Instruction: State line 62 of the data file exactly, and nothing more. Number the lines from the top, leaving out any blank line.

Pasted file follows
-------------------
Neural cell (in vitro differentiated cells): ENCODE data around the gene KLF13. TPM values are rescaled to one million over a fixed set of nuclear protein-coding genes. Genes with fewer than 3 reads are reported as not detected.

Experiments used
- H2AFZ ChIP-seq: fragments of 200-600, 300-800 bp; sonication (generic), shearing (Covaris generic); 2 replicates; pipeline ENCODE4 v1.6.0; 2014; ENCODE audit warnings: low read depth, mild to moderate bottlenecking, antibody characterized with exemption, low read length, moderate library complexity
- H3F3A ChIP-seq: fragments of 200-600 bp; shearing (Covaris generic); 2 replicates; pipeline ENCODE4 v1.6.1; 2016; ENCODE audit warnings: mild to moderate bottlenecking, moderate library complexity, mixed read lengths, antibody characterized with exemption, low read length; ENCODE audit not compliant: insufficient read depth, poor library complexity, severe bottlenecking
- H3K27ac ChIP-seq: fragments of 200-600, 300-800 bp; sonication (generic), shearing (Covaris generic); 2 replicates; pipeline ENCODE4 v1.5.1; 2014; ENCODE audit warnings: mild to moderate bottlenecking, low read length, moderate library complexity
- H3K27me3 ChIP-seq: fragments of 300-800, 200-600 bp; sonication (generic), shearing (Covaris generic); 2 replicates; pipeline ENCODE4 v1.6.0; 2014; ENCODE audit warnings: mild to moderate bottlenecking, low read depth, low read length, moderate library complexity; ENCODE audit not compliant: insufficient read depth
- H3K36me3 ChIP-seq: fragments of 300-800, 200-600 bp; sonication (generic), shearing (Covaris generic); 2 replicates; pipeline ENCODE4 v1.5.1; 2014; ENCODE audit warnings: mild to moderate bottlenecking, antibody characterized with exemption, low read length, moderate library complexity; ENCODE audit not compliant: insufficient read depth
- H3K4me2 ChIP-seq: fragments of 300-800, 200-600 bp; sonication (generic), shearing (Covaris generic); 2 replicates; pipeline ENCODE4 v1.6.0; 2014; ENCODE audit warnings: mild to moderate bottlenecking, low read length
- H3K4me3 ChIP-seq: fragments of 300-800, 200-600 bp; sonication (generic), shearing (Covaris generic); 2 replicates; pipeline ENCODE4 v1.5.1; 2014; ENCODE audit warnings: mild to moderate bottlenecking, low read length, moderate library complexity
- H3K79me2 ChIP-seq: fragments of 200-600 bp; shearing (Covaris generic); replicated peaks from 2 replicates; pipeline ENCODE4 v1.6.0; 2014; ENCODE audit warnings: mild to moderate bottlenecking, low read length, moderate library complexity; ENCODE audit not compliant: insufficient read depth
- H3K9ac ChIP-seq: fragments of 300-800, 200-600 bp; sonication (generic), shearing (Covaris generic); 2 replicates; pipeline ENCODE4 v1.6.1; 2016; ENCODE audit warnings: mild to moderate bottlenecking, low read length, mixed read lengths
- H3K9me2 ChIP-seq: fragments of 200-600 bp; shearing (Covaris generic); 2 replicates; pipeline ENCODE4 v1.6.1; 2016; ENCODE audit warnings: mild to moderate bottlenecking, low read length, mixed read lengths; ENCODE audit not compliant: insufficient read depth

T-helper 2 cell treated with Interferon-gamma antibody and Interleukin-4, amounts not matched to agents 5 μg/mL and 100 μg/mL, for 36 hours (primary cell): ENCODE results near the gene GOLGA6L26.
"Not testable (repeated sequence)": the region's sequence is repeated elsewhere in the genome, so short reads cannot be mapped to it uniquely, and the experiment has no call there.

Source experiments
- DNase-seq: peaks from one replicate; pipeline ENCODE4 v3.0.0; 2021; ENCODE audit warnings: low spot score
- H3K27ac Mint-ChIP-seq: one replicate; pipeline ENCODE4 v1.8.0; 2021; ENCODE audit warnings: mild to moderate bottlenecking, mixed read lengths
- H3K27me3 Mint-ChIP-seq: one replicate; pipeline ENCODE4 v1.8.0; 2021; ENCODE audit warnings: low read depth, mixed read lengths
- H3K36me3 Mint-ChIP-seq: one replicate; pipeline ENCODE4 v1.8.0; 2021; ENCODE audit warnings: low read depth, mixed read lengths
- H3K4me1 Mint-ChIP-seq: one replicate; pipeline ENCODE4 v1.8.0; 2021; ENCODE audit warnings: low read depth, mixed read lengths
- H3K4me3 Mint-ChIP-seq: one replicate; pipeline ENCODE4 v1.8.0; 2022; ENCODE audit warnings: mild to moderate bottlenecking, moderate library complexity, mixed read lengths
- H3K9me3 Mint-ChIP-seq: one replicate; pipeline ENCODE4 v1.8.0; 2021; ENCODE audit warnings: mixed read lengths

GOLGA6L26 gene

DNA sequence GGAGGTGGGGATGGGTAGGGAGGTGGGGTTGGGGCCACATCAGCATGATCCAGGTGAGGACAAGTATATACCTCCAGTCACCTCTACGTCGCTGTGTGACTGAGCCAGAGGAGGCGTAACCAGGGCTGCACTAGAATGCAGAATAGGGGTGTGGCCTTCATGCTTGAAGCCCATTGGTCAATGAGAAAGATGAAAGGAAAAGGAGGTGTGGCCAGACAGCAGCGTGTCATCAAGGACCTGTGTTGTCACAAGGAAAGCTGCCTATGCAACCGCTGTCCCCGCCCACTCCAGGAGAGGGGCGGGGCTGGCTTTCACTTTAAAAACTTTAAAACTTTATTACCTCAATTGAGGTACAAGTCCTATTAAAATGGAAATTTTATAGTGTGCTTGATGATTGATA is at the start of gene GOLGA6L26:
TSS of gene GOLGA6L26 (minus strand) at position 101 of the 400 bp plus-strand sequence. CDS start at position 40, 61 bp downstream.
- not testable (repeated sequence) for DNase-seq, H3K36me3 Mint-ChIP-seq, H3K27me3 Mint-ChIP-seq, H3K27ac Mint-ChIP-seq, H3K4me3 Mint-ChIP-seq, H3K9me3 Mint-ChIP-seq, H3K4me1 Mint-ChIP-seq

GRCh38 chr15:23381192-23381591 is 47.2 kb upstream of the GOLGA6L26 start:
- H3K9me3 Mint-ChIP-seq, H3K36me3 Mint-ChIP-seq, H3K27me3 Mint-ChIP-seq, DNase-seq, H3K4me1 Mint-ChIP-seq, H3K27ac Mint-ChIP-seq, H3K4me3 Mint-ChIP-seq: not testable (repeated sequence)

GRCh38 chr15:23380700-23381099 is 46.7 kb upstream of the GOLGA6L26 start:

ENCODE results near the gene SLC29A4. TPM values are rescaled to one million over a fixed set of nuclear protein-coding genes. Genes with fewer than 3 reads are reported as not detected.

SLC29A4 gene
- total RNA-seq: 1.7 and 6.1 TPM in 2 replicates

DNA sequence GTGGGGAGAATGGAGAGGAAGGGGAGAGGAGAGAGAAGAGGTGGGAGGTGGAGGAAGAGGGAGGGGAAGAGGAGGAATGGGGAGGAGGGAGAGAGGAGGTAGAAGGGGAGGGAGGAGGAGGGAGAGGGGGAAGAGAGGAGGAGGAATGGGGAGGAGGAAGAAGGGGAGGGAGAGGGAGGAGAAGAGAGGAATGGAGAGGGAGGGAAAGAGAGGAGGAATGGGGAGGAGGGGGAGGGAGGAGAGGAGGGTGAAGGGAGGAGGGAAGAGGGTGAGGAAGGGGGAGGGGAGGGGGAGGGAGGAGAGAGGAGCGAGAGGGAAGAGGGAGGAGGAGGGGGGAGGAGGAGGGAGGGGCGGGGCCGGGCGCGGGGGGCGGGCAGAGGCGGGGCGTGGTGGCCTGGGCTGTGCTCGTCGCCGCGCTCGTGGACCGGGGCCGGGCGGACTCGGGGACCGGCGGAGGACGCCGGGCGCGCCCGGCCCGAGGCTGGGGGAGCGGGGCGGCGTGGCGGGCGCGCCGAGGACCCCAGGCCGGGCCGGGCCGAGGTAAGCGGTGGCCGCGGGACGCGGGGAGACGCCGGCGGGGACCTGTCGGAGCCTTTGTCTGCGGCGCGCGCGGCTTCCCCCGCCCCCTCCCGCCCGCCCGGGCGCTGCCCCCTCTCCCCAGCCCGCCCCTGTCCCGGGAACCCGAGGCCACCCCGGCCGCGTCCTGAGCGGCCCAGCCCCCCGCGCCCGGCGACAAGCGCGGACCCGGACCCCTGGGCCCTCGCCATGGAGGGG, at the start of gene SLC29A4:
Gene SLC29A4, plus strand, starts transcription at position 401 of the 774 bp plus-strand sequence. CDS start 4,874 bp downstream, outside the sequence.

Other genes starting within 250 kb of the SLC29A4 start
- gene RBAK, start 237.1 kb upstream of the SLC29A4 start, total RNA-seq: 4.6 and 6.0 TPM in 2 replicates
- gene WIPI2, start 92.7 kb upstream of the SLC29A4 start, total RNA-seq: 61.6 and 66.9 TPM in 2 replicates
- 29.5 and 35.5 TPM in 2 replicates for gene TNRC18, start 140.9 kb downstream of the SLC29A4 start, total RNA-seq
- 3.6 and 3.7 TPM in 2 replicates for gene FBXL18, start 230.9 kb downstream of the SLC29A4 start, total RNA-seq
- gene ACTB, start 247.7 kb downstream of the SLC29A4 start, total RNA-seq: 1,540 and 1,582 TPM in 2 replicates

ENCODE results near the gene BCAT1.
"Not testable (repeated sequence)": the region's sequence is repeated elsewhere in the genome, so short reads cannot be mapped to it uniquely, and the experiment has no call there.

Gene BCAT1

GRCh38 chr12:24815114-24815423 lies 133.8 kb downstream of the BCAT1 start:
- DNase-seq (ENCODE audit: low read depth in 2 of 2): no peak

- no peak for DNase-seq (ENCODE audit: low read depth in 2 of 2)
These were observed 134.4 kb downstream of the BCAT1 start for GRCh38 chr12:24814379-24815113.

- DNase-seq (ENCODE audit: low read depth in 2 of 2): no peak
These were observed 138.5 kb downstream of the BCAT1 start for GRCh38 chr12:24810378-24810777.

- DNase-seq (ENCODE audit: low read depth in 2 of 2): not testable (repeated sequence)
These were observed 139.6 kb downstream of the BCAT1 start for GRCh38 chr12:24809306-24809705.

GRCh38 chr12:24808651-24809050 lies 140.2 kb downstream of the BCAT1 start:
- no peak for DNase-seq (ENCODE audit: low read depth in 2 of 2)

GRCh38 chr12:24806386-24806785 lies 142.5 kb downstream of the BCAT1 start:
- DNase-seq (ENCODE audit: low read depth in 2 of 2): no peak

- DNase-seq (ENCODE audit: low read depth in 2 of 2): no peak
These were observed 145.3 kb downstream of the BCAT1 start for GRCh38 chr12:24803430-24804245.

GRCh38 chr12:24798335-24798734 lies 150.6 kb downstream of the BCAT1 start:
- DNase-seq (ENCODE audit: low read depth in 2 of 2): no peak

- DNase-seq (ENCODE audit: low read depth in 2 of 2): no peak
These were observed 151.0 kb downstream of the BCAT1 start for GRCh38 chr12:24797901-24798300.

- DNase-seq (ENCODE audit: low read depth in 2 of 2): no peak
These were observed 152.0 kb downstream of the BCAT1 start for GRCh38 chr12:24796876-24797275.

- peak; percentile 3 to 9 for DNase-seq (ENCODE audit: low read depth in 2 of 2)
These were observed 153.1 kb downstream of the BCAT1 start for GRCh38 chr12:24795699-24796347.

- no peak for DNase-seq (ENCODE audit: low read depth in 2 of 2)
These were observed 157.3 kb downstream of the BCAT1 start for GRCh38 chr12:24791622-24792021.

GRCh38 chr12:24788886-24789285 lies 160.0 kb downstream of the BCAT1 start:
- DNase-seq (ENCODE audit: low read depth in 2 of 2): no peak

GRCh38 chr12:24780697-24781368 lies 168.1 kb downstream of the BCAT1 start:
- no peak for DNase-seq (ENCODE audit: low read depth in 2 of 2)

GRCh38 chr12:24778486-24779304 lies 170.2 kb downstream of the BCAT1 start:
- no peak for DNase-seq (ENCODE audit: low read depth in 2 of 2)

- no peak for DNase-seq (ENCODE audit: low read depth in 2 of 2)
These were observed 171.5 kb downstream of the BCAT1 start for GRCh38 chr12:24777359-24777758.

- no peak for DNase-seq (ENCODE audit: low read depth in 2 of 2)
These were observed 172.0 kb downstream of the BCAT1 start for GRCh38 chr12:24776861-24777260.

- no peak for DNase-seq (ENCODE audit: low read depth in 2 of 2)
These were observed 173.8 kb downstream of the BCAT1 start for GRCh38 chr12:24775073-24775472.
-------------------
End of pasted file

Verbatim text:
- DNase-seq (ENCODE audit: low read depth in 2 of 2): no peak